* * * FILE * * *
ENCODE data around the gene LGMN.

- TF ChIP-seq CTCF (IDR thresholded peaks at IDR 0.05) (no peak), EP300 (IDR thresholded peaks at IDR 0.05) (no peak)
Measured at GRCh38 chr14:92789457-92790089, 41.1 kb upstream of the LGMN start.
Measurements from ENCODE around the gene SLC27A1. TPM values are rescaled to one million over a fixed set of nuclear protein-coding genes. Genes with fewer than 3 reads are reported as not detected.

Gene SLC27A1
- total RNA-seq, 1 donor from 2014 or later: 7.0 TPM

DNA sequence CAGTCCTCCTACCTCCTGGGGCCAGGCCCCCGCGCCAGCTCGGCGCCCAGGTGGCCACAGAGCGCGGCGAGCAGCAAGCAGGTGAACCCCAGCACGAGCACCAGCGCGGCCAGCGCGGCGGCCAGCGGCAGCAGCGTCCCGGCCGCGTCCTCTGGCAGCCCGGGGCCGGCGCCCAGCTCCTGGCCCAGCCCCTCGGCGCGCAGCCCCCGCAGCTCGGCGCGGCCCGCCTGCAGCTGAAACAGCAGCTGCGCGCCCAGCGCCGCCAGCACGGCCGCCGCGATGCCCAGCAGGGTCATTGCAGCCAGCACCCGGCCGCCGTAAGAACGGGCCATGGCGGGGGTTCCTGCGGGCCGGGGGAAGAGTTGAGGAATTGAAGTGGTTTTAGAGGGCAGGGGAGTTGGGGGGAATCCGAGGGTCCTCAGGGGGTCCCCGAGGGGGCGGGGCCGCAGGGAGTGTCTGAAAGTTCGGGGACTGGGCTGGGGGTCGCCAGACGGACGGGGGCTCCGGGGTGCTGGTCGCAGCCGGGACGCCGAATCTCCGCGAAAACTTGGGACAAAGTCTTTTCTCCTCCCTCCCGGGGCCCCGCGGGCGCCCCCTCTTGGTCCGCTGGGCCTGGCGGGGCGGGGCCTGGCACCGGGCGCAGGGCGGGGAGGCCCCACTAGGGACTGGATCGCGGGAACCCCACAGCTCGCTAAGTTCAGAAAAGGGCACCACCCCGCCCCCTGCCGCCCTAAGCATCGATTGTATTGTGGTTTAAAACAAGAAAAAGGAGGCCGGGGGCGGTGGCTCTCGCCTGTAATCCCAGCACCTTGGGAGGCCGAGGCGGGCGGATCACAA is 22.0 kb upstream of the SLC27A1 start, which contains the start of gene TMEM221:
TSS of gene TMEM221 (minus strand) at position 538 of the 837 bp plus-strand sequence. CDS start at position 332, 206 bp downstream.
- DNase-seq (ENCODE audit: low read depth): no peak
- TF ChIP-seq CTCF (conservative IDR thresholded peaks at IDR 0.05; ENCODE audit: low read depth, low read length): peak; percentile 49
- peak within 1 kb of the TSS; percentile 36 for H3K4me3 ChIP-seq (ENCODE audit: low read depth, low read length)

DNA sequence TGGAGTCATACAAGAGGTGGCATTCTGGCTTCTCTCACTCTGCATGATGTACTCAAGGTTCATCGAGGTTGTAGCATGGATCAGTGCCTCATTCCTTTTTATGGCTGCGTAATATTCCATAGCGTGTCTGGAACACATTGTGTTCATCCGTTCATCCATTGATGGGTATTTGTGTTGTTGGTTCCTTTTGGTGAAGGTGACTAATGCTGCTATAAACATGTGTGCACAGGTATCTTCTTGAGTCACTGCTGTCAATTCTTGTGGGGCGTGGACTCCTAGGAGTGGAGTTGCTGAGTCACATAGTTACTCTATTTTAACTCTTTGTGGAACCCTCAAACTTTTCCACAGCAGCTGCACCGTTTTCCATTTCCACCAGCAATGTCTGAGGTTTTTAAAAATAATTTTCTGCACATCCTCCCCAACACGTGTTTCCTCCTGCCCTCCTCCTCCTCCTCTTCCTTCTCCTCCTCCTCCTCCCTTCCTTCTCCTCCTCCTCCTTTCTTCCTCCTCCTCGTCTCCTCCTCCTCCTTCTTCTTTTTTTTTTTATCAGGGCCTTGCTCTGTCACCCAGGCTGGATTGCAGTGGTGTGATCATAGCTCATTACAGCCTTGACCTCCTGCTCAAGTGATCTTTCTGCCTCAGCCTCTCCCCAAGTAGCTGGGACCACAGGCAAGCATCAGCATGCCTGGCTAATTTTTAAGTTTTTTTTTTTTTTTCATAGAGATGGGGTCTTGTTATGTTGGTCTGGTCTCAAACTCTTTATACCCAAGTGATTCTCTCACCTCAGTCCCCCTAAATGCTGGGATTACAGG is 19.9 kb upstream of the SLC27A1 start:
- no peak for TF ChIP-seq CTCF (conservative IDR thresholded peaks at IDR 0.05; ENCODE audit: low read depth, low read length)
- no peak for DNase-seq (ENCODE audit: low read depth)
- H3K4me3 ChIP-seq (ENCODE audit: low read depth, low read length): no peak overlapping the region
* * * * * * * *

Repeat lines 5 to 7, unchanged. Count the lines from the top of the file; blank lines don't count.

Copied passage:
Gene SLC27A1
- total RNA-seq, 1 donor from 2014 or later: 7.0 TPM

DNA sequence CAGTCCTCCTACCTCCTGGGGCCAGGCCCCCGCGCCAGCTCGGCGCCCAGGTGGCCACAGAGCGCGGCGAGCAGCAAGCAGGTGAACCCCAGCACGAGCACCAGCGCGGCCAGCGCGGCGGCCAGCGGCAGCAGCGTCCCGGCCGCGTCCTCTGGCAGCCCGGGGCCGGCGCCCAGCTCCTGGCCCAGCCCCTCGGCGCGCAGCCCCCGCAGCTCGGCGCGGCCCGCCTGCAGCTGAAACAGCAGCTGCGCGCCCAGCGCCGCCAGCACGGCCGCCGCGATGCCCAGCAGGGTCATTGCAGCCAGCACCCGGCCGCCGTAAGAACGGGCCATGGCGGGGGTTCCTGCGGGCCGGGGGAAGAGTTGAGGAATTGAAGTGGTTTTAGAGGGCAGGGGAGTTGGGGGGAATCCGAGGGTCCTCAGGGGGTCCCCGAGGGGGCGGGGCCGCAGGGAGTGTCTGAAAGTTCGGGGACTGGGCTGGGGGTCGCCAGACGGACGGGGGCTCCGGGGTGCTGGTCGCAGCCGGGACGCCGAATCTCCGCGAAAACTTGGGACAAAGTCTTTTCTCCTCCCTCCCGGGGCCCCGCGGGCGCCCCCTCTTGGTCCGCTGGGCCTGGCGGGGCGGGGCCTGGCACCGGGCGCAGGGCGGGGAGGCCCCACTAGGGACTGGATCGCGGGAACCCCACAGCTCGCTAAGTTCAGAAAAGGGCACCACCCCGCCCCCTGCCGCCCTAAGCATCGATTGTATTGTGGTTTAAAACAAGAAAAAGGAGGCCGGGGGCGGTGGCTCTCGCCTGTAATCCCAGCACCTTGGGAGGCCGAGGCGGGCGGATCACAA is 22.0 kb upstream of the SLC27A1 start, which contains the start of gene TMEM221: